x Abu Dhabi, UAEMonday 24 July 2017

Water laboratory could dramatically cut UAE's usage

A new sub surfacing irrigation system could save up to 80 per cent of water used on agriculture.

Bart Rehbein, the managing director of Epic, explains that the subsurface irrigation system, seen in operation on these demonstration plots at Yas Island, acts “like a sponge on a puddle”.
Bart Rehbein, the managing director of Epic, explains that the subsurface irrigation system, seen in operation on these demonstration plots at Yas Island, acts “like a sponge on a puddle”.

ABU DHABI // Half a metre under the surface of Yas Island, an experiment is under way that could dramatically cut the UAE's water use.

Irrigation accounts for about 80 per cent of the water used by the UAE, with traditional irrigation - such as drip or spray systems - using 12 to 15 litres of water a day per square metre of land. In contrast, an environmental company says its new system uses less than three litres.

Epic Green Solutions hopes to demonstrate the efficiency of the "closed" or subsurface irrigation technology at trial plots on Yas Island and in Al Ain.

To prepare the land, the area is excavated 60cm deep and a rubber liner placed at the bottom and on the sides. Pipes are then placed on top of the liners. Water flows into the system, through the pipes and out of holes along their base before reaching the plants' roots.

Above the system is a 10cm-thick layer of gravel which allows the water to travel easily across.

"Everything above the gravel is sand so when the water makes contact with [the sand], we get a capillary draw that sucks the water up," said Bart Rehbein, Epic's managing director. "Just like a sponge on a puddle."

Not only does the technology act as a system for storing and managing water, it "harvests" rain and controls pollution with biofiltration. And because all the water is underground, there is little evaporation, Epic says. Sensors constantly monitor the moisture in the soil, aiming to keep it between 70 and 80 per cent saturated. When it falls below that - every four to six hours - the pumps are switched on to add more water.

The system uses treated sewage effluent, municipality water or recycled wastewater, known as greywater. "We can also use saline water for plants that are able to survive on it such as sesuvium," Mr Rehbein said.

Delivering the water underground solves another problem with traditional saline irrigation - the layer of encrusted salt left on plants' leaves as the water evaporates.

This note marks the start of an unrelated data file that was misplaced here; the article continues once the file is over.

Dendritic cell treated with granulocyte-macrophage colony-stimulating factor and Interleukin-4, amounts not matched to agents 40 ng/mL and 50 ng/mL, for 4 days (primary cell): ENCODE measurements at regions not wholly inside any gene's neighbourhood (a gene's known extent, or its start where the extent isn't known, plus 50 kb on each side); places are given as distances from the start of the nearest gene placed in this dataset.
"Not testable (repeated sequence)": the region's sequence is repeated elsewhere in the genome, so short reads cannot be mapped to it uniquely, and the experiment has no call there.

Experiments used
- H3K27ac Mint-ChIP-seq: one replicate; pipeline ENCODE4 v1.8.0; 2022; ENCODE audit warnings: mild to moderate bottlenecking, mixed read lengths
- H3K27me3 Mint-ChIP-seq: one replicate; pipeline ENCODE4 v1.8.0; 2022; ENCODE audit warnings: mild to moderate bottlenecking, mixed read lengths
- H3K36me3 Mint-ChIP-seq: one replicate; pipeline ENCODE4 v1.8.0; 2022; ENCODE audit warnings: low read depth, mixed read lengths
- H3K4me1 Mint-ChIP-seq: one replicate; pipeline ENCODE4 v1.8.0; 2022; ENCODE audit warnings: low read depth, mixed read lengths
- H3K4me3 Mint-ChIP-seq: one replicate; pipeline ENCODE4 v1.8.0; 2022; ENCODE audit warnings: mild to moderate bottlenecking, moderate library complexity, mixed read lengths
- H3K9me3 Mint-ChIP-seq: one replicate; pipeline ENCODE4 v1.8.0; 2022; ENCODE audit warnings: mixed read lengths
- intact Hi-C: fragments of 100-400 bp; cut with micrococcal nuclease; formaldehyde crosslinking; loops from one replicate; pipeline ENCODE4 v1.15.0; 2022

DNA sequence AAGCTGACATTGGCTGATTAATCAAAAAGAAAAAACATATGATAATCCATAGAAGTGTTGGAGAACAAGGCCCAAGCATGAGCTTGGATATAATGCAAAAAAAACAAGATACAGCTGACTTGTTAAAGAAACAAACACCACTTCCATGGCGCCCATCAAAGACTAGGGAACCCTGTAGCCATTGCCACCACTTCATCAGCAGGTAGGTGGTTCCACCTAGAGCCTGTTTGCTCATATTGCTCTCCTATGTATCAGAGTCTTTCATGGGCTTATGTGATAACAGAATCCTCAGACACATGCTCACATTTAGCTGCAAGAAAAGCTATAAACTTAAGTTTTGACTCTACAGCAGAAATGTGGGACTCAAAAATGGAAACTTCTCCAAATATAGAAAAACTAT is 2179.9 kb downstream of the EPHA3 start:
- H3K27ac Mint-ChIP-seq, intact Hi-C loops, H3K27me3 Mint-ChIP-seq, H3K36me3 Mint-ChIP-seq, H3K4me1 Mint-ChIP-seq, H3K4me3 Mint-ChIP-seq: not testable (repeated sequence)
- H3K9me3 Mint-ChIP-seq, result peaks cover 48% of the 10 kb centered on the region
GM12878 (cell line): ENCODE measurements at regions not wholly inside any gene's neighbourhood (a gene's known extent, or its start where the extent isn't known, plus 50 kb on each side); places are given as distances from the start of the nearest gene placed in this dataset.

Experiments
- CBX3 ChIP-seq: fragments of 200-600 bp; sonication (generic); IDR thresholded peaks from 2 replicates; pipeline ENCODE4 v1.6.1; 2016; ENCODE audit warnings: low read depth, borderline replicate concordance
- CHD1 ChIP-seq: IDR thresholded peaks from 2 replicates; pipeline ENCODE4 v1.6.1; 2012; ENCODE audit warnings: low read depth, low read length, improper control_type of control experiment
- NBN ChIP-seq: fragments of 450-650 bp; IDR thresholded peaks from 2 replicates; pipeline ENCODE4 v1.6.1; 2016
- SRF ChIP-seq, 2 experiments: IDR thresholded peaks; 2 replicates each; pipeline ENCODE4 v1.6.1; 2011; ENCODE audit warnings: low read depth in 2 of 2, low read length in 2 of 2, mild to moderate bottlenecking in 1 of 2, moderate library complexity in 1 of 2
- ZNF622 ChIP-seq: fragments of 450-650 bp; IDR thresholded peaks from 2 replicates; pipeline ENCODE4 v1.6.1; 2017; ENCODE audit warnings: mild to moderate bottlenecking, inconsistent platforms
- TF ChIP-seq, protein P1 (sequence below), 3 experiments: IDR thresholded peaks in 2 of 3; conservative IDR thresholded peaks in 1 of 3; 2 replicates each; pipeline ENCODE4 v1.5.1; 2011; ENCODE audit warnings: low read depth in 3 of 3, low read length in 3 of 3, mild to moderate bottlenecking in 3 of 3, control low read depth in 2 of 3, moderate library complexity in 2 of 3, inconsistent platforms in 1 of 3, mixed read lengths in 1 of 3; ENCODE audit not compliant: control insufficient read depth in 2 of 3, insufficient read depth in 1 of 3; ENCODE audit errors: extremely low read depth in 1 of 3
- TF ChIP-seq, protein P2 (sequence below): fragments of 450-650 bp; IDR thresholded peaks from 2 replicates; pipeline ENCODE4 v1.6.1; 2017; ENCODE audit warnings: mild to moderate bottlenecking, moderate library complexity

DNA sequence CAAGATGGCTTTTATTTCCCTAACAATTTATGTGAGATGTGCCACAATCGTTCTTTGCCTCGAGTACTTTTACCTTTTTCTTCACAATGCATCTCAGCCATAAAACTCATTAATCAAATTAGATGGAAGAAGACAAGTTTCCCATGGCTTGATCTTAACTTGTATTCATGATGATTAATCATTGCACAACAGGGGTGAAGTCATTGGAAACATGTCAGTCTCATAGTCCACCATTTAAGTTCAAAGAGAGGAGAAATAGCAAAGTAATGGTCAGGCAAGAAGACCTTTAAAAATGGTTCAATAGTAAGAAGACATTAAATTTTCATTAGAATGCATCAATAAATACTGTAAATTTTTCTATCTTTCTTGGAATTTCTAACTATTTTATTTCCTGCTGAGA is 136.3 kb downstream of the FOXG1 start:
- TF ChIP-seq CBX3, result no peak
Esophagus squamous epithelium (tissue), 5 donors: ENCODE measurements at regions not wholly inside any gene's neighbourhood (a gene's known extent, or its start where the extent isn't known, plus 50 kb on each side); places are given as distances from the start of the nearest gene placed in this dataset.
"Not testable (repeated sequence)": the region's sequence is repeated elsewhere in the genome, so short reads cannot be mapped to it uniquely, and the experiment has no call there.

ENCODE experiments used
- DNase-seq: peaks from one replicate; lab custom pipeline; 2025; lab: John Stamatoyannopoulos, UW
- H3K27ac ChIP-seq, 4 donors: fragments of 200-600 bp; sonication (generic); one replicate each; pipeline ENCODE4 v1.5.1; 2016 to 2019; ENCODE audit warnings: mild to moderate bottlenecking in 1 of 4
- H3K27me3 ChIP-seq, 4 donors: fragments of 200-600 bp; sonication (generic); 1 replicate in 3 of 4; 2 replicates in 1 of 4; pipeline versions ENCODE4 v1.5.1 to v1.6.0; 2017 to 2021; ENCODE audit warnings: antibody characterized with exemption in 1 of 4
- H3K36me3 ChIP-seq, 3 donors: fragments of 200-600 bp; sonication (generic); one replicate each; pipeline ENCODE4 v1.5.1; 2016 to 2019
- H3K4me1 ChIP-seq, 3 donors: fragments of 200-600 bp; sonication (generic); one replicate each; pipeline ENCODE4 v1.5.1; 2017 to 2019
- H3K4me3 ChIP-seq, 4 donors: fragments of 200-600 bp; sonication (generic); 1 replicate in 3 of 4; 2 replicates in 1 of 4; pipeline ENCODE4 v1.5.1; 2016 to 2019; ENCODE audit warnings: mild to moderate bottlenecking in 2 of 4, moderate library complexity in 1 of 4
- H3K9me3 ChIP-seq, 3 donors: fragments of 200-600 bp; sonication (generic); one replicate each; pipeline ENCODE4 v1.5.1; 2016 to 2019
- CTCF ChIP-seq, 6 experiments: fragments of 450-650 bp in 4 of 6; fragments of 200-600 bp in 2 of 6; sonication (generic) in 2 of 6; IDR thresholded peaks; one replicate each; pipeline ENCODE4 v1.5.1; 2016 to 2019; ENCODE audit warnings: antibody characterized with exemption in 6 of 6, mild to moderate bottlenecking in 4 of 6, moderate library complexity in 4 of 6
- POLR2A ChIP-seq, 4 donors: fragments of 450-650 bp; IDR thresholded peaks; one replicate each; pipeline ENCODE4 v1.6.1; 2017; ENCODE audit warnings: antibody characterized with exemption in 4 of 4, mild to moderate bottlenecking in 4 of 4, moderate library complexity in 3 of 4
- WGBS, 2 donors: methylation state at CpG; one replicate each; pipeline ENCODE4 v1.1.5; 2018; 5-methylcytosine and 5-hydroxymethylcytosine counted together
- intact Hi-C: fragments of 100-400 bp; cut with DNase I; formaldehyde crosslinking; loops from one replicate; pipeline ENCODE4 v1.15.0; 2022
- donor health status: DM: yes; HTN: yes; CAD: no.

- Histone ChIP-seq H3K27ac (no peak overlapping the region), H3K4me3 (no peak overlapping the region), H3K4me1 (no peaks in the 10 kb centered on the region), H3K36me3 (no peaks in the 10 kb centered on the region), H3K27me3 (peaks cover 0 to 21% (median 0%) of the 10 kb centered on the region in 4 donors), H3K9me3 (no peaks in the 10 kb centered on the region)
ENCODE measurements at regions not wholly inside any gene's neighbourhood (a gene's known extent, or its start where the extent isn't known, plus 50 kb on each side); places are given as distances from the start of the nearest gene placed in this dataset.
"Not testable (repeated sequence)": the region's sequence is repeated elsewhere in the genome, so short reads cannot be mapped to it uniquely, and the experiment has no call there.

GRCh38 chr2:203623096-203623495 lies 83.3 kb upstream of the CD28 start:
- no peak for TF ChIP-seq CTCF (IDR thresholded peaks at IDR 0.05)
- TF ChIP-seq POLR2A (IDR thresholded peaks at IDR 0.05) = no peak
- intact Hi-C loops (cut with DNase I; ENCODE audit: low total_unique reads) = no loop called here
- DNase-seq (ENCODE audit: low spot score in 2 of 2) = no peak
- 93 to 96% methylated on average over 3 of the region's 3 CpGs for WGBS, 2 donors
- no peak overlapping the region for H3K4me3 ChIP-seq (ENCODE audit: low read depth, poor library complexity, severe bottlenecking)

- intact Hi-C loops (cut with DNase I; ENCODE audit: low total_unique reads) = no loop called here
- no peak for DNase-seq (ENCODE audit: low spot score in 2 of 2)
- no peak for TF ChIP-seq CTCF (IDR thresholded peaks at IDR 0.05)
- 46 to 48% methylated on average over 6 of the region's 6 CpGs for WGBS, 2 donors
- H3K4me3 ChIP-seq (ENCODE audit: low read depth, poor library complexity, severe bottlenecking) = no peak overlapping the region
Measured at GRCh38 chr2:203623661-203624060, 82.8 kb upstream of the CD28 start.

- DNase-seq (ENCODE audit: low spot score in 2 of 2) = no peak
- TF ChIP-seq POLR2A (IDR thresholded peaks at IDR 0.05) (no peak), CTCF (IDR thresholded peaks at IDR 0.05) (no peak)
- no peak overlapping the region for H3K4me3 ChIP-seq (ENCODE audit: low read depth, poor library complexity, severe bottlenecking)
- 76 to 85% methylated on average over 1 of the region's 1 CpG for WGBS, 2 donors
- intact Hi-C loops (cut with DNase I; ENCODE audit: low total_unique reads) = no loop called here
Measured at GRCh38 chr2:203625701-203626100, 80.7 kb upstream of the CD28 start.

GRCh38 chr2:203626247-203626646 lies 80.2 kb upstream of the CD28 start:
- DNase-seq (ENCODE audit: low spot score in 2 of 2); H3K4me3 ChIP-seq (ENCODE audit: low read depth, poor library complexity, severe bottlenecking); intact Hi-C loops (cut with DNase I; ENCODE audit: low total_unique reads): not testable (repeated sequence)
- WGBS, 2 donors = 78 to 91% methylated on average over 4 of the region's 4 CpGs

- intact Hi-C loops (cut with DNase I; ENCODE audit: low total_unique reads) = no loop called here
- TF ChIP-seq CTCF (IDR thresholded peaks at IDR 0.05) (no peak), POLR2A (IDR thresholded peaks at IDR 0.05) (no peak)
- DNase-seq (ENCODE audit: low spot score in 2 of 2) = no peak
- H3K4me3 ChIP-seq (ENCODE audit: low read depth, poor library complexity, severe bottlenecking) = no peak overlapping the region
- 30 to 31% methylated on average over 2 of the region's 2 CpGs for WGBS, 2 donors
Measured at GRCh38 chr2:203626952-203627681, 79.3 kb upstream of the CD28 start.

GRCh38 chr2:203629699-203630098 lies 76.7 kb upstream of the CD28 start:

"The plant can't absorb any of the water and it has the same effect as a herbicide - it basically kills it," said Mr Rehbein. "We live in a dry environment so it's important to have a closed irrigation system."

The Abu Dhabi Government aims to cut water use in the emirate's 25,000 farms.

"For the past 30 years, the UAE's groundwater has been dropping one metre per year and the wells are drying up," Mr Rehbein said.

Some 880 million cubic metres of water are taken out of the ground every year, and only 220 million are put back in.

"I've seen a marked difference in the attitude of government officials about water consumption, especially in the last year or two."

Nicholas Lodge, the managing partner of the agricultural consultancy Clarity in Abu Dhabi, said subsurface irrigation was "beneficial from an agricultural point of view because you have less evaporation and therefore less waste".

"But conventional farming in this environment doesn't make a huge amount of sense," he said. "The problem with subsurface irrigation in the region is farming in a sandy ground."

He added that such a lot of water would need to be run through the soil that "there's very little ability for the soil to retain any nutrients".

Water would leave the soil's root zone quickly, so the plants received the nutrients but there would be a need to keep adding water, "which means high water consumption", he said.

Another problem was that the treated sewage water meant there was a high risk of contaminating the soil and the crop. "It's not without its drawbacks or potential risks so we have to be careful," he said.

"Low water input systems, where water is recycled and overall water usage is reduced, are the areas where people should look for the future."

If the trial is successful, Epic is hoping its system will be installed in farms across the UAE. "But we're not quite there yet," said the managing director.

In Al Ain, two crops of cucumbers were grown in a greenhouse, half irrigated by a traditional drip system and half by Epic's system. "We used 80 per cent less water on our side, half as much fertiliser and we're producing 50 per cent more cucumbers," Mr Rehbein said.

cmalek@thenational.ae

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